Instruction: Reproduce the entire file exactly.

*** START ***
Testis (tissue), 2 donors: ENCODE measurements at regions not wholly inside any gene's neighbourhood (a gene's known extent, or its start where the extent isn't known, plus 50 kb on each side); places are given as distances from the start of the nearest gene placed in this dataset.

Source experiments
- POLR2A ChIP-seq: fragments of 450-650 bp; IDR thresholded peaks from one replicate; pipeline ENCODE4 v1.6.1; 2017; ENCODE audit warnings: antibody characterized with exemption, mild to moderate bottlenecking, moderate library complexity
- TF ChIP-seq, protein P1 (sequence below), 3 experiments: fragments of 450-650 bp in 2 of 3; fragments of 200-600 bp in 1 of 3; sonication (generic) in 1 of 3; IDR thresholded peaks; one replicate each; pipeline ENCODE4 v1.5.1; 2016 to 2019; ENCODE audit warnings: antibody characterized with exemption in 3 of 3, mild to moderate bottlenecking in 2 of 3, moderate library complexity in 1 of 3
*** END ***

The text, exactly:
Testis (tissue), 2 donors: ENCODE measurements at regions not wholly inside any gene's neighbourhood (a gene's known extent, or its start where the extent isn't known, plus 50 kb on each side); places are given as distances from the start of the nearest gene placed in this dataset.

Source experiments
- POLR2A ChIP-seq: fragments of 450-650 bp; IDR thresholded peaks from one replicate; pipeline ENCODE4 v1.6.1; 2017; ENCODE audit warnings: antibody characterized with exemption, mild to moderate bottlenecking, moderate library complexity
- TF ChIP-seq, protein P1 (sequence below), 3 experiments: fragments of 450-650 bp in 2 of 3; fragments of 200-600 bp in 1 of 3; sonication (generic) in 1 of 3; IDR thresholded peaks; one replicate each; pipeline ENCODE4 v1.5.1; 2016 to 2019; ENCODE audit warnings: antibody characterized with exemption in 3 of 3, mild to moderate bottlenecking in 2 of 3, moderate library complexity in 1 of 3